Phóng viên báo Việt Nam News phỏng vấn Phan Duy Kha

Tháng Mười Một 1, 2010 at 3:53 sáng Bạn nghĩ gì về bài viết này?

Map maker helps piece together history


Phan Duy Kha was trained as a cartographer, but his true passion is for history and he is now regarded as a popular historian. Kha talked with Trung Hieu about his life’s passion.

Historian Phan Duy Kha, born in 1946, graduated from the Mining-Geology Faculty of the Ha Noi University of Technology in 1968. He has written many history books and helped find solutions to many historical controversies that continue to puzzle researchers.

Inner Sanctum: What interests you about the study of history?

I have loved history since I was a little boy. Before retiring from the Design Institute of the Ministry of Industry and Trade, studying history was like a second job.

But when I retired in 1995, it became my official job. I write articles about history for many magazines, including Khoa hoc & Doi song (Science and Life), Xua & Nay (Then and Now), The Gioi Moi (New World) and The Gioi Trong Ta (The World inside Us).

I consider myself just an amateur historian because I did not graduate with a degree in history. All of my knowledge about history came from self-study and a lot of reading.

But as I look back on my life, I think that may be a good thing because if I had studied history in school, I would have been influenced by my professors and would not have the independent mind to study that I have now.

Inner Sanctum: Historical books often require readers to have background knowledge before reading them. Did you face any difficulties during your self-study?

Because I have loved history since my childhood, I have always had a passion for it and I never find it difficult.

During my working years, I often borrowed historical books from libraries. I brought books along with me on business trips and took advantage of every moment of free time I had to read.

I read historical books written by both Vietnamese authors and foreign authors who wrote about Viet Nam.

I came to the conclusion that: The more we read, the more our own knowledge develops, which gives us the foundation to judge others’ works.

Inner Sanctum: How effective is reading about historical issues?

History covers dynasties and the development of a country. By reading history, we can come to conclusions about many things. If a king employed talented people, his dynasty was prosperous, but if he based his decisions on bad people and those who told him what he wanted to hear, the dynasty was ruined. As we understand history, we will understand modern issues.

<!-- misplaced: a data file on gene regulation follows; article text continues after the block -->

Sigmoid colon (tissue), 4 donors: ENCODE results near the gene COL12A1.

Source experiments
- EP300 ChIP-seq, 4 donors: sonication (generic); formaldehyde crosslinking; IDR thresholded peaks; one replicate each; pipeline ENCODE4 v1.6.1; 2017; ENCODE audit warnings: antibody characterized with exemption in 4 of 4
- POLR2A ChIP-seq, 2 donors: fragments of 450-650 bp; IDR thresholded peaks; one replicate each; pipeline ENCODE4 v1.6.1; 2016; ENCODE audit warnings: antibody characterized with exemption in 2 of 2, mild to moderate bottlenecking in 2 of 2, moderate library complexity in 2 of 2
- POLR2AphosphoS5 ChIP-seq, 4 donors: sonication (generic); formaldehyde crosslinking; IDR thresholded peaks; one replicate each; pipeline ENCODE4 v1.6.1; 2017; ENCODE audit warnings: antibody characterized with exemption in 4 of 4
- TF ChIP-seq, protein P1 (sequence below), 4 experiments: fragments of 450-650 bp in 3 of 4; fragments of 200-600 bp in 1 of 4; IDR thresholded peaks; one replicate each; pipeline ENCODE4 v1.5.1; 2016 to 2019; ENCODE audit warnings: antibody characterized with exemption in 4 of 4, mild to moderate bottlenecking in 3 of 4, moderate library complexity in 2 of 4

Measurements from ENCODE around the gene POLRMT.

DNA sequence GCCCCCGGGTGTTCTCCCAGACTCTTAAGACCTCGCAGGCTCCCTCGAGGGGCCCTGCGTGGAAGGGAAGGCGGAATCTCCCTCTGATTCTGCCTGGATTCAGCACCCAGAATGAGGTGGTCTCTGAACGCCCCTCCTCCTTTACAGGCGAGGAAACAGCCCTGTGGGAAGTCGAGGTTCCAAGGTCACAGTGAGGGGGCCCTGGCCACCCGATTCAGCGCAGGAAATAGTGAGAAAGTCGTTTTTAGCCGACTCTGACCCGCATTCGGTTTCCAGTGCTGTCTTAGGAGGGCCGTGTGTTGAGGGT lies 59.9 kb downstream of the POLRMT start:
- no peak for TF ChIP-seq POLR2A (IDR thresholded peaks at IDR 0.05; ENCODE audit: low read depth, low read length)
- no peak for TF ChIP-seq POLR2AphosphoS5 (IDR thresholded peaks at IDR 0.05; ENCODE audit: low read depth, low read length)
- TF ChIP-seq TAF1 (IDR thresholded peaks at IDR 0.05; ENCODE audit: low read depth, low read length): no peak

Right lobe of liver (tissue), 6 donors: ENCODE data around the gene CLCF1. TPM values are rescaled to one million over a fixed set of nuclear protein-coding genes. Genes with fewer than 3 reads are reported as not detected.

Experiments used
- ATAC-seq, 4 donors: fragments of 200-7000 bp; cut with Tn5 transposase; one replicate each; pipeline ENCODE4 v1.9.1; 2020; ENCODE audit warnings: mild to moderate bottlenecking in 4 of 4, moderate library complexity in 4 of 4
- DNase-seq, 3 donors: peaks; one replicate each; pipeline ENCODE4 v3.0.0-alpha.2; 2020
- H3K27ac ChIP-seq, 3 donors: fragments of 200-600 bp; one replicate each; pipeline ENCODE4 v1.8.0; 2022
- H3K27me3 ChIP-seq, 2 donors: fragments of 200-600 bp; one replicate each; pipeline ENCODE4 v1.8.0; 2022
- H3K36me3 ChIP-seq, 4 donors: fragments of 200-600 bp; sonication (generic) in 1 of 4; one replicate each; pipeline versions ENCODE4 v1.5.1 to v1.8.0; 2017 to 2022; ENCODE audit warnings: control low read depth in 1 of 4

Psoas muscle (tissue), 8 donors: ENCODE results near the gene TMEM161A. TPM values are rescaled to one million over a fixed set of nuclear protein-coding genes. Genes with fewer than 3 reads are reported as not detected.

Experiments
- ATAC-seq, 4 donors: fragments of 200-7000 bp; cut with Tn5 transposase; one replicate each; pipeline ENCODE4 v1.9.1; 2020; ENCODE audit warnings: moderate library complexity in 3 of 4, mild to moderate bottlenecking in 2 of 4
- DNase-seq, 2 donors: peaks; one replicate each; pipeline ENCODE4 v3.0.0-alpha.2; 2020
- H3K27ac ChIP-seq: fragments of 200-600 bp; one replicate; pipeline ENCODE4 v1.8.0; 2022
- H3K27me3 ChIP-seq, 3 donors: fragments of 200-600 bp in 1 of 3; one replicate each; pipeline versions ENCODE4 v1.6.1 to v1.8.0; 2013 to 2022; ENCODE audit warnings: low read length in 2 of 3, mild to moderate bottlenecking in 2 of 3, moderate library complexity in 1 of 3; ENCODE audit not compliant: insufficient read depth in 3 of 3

Inner Sanctum: On what period of history do you focus your studies?

My main focus is Vietnamese history from the time of the Hung Kings to the Nguyen Dynasty (1802-1945). My books include: Nhin lai lich su (Looking back on History); Lich su va su ngo nhan (History and Mistakes); Nhin ve thoi dai Hung Vuong (Looking back on the era of the Hung Kings); and Tu dien Kinh Thien trieu Le den Tong hanh dinh thoi dai Ho Chi Minh (From Kinh Thien Palace of the Le Dynasty to the General Headquarters of the Ho Chi Minh Era).

Inner Sanctum: Your book titles include words like “Looking back…” and “Mistake…”. It seems that you like to unmask and disclaim historic matters. Why?

I like to throw myself into “thorny issues” to express my point of view, and I am ready to debate anyone to protect my studies.

There are still many differing opinions about things that happened in the past. For example, some historians say that King Ho Quy Ly was a progressive reformer, while others say he was arbitrary and lost the belief of the people, which in turn made him lose the country to Chinese Ming invaders.

Another example is the case of Prime Minister Le Van Thinh (1038-?) of the Ly Dynasty (1010-1225). We recently cleared him of a claim that he had plotted to harm King Ly Nhan Tong on Dam Dam Lake (West Lake today).

I’ve read a lot and have some knowledge about history, so if I were to find any misunderstanding, I would write an article in an effort to fix the mistake.

Inner Sanctum: Many researchers still believe that Vietnamese people originated from China. But you have written that the Vietnamese originated locally. Can you explain further?

Many researchers still believe that the Vietnamese originated from China because they are under the influence of some famous historians [who said Vietnamese originated from China].

However, archaeological research in the 1960-70s proved that Vietnamese people were the founders of a civilisation that continued to develop from the region’s Phung Nguyen, Dong Dau, Go Mun and Dong Son cultures more than 4,000 years ago. The Hung Kings period was the last part of that development process.

From 1969 and 1970, four seminars were held on this issue. My work simply strengthens this supposition.

Inner Sanctum: Do you often have to travel for your studies, and does your work have an impact on your family life?

I often study at home or go to libraries and sometimes I travel to different provinces to find research materials. Sometimes I’m invited on research trips and all of my expenses are paid for, but I have also spent my own money on other trips.

I received a lot of sympathy and help from my wife, Don Thi Mai, who helps type my writings and proof my manuscripts. That’s why I occasionally use the pen-name Don Mai for my articles.

My only son studied biological technology and trade, and he now works for a joint-stock equipment supply company. I hope my grandson will love history. — VNS

                    (  Theo báo Việt Nam News số ra ngày Chủ nhật 24- 10- 2010, xem bài dịch ở phần sau )


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Giới thiệu cuốn LỊCH SỬ VÀ SỰ NGỘ NHẬN của Phan Duy Kha Bản dịch bài Phỏng vấn Phan Duy Kha của báo Việt Nam News

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